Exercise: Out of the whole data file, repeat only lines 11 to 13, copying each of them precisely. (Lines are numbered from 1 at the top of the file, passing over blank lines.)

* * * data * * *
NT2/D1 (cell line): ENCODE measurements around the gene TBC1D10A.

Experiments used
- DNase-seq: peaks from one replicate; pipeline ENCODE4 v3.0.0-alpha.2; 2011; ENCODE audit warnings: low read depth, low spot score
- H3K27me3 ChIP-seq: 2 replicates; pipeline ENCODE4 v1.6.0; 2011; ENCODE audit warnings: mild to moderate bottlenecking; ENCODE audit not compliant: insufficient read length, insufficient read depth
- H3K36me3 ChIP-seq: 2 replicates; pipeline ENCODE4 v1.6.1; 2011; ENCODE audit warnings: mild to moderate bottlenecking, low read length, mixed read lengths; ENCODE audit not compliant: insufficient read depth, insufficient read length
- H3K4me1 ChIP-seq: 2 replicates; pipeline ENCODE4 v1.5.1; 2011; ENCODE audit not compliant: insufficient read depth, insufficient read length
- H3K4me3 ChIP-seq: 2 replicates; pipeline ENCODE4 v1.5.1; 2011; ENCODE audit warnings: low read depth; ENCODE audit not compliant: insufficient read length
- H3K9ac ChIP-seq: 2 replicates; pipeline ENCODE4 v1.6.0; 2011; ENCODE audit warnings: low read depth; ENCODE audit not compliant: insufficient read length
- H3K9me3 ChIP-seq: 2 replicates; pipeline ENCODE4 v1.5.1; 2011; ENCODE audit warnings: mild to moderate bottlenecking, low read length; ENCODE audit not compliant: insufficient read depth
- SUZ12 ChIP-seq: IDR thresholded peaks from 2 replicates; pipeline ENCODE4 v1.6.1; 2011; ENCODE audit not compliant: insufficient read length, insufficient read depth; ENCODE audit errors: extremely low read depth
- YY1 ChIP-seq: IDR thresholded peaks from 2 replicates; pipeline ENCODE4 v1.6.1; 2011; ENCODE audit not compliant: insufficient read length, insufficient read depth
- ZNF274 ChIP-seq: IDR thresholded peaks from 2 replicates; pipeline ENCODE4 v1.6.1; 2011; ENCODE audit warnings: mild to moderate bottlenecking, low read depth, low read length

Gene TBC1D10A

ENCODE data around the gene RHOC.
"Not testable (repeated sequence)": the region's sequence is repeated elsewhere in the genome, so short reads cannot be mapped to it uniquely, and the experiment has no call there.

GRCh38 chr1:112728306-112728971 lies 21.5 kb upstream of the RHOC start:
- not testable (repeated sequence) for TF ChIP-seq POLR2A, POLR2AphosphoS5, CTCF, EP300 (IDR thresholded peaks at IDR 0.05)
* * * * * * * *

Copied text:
- YY1 ChIP-seq: IDR thresholded peaks from 2 replicates; pipeline ENCODE4 v1.6.1; 2011; ENCODE audit not compliant: insufficient read length, insufficient read depth
- ZNF274 ChIP-seq: IDR thresholded peaks from 2 replicates; pipeline ENCODE4 v1.6.1; 2011; ENCODE audit warnings: mild to moderate bottlenecking, low read depth, low read length

Gene TBC1D10A